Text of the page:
Monday, June 14, 2010
In a Pickle, In the Jam!
Oh my... summer is here and the fresh food is rolling in. First up on my plate is the strawberry. The most luscious, delicate and reddest of fruits. Can you think of a better way to enjoy them than to pick them yourself? Thankyou Urka Farm in Traverse City.
There are a million things that you can do with strawberries, and I like to eat them fresh, first and foremost. But, when you've tired of strawberries on your cereal, your ice cream, your smoothies and your shortcakes, and you've picked 20 lbs. and you have 18 left over and you find yourself in "quite the pickle", the obvious solution is fresh, homemade strawberry jam, withOUT packaged pectin. Having failed previously at my attempts to make a natural pectin jam, I decided to consult the books and the blogs again, to see if I could solve my problem. I found a wonderful discussion about Strawberry Jam without boxed pectin from MothersKitchen. I also found a simple remedy in a book about preserved foods called Preserved written by Nick Sandler and Johnny Acton.
In the mean time, i LIGHTLY boiled 16 cups of whole fruit strawberries with the juice of one large lemon. In Preserved, the authors contend that the juice of the lemon extracts the pectin from the seeds of the strawberries. I boiled twice as many strawberries with the juice of one lemon for one hour (very light boil).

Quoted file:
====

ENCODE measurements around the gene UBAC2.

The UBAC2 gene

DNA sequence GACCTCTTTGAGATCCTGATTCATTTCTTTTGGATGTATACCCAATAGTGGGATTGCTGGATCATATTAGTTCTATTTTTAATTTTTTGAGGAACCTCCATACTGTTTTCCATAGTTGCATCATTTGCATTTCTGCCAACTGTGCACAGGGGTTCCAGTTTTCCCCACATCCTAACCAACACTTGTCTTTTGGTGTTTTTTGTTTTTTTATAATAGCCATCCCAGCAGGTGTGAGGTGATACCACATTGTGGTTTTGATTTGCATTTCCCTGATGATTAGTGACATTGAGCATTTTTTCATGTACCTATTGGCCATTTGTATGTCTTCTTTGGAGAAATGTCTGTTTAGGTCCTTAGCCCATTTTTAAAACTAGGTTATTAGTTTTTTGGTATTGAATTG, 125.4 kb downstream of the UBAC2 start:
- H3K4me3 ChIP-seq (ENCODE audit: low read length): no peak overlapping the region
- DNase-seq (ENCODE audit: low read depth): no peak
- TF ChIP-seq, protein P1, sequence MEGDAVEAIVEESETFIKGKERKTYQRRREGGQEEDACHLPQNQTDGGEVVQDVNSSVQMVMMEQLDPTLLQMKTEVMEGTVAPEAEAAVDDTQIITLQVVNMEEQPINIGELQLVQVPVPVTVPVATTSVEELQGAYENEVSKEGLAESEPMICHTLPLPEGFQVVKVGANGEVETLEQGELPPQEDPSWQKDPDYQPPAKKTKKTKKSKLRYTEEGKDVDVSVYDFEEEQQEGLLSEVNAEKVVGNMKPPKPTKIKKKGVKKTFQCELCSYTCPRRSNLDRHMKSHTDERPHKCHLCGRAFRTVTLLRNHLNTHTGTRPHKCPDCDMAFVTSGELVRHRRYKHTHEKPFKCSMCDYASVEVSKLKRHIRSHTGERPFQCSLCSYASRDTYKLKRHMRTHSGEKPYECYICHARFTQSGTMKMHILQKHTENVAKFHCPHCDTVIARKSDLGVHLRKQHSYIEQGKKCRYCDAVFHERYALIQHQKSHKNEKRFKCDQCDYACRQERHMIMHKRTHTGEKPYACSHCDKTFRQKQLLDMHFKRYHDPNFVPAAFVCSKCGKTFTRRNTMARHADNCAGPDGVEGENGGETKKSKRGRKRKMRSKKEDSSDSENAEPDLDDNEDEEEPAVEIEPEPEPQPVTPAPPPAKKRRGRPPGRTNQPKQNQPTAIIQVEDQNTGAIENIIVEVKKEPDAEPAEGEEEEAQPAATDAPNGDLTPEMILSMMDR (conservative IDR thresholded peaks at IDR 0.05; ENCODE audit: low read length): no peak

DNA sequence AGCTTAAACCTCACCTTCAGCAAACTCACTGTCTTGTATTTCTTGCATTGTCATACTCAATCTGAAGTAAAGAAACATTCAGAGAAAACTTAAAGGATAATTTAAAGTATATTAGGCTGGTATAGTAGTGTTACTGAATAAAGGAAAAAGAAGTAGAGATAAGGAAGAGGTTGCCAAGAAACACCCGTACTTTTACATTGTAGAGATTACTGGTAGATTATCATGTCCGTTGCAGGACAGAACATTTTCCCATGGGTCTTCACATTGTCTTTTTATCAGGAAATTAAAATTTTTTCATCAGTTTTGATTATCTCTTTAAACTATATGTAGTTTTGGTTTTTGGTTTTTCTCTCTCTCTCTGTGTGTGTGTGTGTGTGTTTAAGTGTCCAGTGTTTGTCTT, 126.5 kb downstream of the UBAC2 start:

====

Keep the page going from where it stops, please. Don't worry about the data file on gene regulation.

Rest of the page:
In the mean time, I pushed the apple and lemon pulp mixture through a sieve in order to have 2 cups of this mixture that would also serve as a pectin. The strawberries slowly turned to mush and did not boil over into a foamy mess.
Then it was time to add the sugar.
MothersKitchen. I boiled this new mixture for about 30 minutes, stirring constantly and slowly coaxing the mixture to rise up to 220 degrees, the magic number for the sugar to reach a setting point. After testing my jam to see if it was ready by dropping a dollop onto a saucer, chilling it to see if I could coax a wrinkle, I was ready to jar up my jam.
Okay, I'm not an expert cook- but I managed to make some incredible jam. Into the sterilized Ball jars they went. And my leftover pounds of berries will be gracing the insides of PB&J sandwiches and the tops of crusty pieces of toast for at least another year.